SO 141 Introduction to Sociology
F2J 2011 PV
Miller, Tamara D.
AA Longview Community CollegeBA University of Missouri Kansas CityMA Central Missouri State University
before class, by appointment
913 288 7136
October 17 - December 5
5:30 - 9:50 PM
Textbooks can be purchased through the MBS bookstore
Textbooks can be purchased through the Parkville Bookstore
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Educational Philosophy: The facilitator encourages critical thinking, reading and writing skills. I believe that learning is fundamentally about exploring the boundaries of your values, beliefs and ideas. I will address a variety of learning styles through the use of visual media, discussions and group activities, presentations and hands on application of concepts.I expect that you encounter things with which you will not agree.That is absolutely your right and I will respect that right. It is my hope that you discover alternative views, whether or not you adopt them as your own.
Learning Outcomes: Core Learning Outcomes
Core Assessment (New for July, 2006)
Part I: Inequality How has inequality affected your own life? What is your own social class, gender, race and ethnicity?
Social Class. Several kinds of stratification are discussed in the chapter on stratification. Among those are Marx’s theory of class conflict based on two social classes, Wright’s typology of social classes including four classes, and the discussion of the American class structure based on six different classes. Briefly summarize each of these perspectives and distinguish the classes they contain. Which do you think best reflects important elements of today’s society? Where do you expect to be located in each of those classifications after you finish college and begin your career? There are many different kinds of social mobility. What kinds of social mobility do you expect to experience in your own lifetime? Give examples of your own social statuses and those of your parents to illustrate those kinds of social mobility. Be sure to mention at least four kinds of social mobility and to indicate which you believe you will experience.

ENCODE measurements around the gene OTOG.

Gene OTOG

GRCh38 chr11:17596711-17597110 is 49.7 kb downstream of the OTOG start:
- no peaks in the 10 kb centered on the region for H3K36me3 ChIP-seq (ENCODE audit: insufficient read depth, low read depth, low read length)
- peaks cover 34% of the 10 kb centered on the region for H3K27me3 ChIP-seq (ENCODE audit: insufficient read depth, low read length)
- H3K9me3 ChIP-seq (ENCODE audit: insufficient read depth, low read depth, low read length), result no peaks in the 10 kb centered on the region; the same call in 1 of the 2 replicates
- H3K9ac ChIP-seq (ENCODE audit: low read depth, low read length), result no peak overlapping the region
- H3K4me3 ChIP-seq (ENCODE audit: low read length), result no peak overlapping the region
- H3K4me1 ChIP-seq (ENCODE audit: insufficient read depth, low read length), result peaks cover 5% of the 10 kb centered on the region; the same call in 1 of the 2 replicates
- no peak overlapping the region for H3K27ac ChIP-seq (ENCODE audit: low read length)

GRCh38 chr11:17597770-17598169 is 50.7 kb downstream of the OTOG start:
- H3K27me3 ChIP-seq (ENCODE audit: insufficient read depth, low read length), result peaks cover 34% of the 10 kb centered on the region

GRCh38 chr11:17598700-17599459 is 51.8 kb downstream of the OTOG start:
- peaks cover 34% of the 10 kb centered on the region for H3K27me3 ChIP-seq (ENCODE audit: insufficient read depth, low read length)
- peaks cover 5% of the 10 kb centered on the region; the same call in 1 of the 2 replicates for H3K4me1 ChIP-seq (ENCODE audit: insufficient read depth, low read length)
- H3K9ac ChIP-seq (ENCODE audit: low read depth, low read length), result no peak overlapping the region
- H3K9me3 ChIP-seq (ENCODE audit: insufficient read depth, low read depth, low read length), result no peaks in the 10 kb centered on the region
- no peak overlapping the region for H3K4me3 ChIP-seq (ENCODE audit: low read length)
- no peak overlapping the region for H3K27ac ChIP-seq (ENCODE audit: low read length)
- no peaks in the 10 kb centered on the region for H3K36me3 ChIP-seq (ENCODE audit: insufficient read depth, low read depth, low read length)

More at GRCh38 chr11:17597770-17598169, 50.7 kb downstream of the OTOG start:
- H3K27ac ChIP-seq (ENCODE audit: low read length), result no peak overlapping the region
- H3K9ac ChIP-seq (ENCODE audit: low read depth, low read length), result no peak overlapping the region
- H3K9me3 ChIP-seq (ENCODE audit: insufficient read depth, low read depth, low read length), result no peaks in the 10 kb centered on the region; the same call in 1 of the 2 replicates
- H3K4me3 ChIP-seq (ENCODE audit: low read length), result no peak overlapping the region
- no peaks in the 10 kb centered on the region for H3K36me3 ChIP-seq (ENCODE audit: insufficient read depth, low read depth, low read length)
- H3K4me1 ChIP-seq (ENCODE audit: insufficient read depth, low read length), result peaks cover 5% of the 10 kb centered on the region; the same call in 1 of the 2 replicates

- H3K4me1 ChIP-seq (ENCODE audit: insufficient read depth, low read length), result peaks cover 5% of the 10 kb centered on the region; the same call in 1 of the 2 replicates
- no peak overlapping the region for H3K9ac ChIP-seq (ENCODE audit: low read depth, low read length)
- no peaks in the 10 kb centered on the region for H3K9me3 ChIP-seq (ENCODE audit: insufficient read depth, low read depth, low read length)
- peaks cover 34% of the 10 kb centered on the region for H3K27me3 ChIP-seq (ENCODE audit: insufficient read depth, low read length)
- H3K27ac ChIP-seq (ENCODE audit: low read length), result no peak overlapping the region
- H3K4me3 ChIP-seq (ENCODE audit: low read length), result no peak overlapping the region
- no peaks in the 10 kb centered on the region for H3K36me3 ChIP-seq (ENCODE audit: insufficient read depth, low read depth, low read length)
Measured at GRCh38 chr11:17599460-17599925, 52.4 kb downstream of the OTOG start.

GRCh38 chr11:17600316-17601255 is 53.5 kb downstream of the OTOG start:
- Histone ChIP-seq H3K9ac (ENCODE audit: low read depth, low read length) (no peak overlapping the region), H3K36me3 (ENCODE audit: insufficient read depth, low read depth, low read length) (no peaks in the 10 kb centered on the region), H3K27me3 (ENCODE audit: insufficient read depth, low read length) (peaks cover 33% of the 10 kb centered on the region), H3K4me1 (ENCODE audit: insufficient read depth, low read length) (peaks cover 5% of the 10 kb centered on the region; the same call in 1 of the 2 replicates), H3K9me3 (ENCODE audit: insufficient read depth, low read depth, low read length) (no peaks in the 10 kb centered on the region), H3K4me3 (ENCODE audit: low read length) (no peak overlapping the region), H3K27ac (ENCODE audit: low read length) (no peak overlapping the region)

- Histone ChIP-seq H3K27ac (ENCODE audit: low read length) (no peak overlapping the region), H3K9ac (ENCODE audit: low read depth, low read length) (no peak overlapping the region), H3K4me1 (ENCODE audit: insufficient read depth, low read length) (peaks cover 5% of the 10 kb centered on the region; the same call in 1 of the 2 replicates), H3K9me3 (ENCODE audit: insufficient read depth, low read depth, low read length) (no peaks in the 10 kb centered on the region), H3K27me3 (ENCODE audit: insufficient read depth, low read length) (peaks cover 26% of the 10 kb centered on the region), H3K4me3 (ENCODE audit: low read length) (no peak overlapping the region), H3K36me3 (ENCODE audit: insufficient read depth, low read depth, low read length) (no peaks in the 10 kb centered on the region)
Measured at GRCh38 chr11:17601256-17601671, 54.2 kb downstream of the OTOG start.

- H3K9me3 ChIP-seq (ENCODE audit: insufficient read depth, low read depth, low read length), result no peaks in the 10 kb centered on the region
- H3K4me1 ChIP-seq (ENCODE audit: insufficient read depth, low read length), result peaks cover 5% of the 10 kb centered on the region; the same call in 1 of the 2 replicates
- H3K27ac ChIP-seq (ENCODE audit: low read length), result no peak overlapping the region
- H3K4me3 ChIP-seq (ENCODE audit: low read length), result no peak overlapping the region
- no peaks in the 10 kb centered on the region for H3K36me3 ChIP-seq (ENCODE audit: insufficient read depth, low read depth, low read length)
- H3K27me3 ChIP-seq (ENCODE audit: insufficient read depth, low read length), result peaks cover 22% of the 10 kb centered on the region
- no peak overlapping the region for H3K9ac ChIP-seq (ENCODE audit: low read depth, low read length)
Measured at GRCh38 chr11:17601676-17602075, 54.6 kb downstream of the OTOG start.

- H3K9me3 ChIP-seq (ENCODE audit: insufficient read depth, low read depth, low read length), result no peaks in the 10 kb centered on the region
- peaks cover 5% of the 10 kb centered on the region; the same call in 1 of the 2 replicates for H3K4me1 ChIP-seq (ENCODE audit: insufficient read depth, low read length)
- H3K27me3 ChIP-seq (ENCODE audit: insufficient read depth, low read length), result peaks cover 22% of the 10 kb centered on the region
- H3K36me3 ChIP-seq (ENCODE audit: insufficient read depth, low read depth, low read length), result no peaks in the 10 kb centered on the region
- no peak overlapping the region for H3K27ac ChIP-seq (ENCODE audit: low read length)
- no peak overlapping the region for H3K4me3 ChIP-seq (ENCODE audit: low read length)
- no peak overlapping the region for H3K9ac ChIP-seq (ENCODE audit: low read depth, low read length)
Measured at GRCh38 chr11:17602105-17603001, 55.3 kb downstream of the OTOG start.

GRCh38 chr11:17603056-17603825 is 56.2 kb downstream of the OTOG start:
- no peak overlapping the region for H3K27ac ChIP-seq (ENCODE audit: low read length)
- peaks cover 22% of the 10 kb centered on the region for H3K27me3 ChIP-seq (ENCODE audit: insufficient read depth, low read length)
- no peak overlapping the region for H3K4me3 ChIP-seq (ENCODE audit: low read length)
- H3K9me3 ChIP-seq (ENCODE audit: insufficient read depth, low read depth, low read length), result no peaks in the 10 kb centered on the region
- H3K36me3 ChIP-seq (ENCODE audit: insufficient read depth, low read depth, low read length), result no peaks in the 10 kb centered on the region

Gender. What is your gender? What is the difference between gender, sex, and sexuality? How has gender helped or hurt you in your life so far? How do you expect it to help or hurt you in the future? What are some of the issues and concepts related to gender you expect will be important in your life? How are issues such as glass ceilings, second shift, pink-collar jobs, and patriarchy likely to affect you? Be sure to define each concept.
Race & Ethnicity. What is your own race and ethnicity? What is the difference between race and ethnicity? What are some of the differences between your own racial or ethnic group and at least two other common racial and ethnic groups in the United States today?
Part II: Work and Economy In this part of the paper you are to discuss some of the ways the economy and work are changing in today’s world, and how those changes have affected your parents and are likely to affect you in your own lifetime.
First, what kind of work do your parents do (you can substitute a single parent or guardian or someone in that generation if you prefer)? What sector of the economy would their job be in? How does that sector differ from the other sectors in modern economies? Would you say they are in the primary or the secondary labor market? What is the difference between the two, and which has the better jobs? How has their work been affected by rationalization? globalization? industrialization? Be sure to clearly define each of those as well as saying how it relates to their work. Include the important processes associated with the rationalization, including bureaucratization, mechanization, and scientific management.
Second, how do you think these same concepts and issues will affect the work you do in your own life? What kind of job do you hope to have for your career? In what sector of the economy? In what labor market? What are future changes you can expect to occur in work during the next decade or so? Cite arguments and examples from books or articles and Internet sources to justify your expectations.
Part III: Marriage and Family.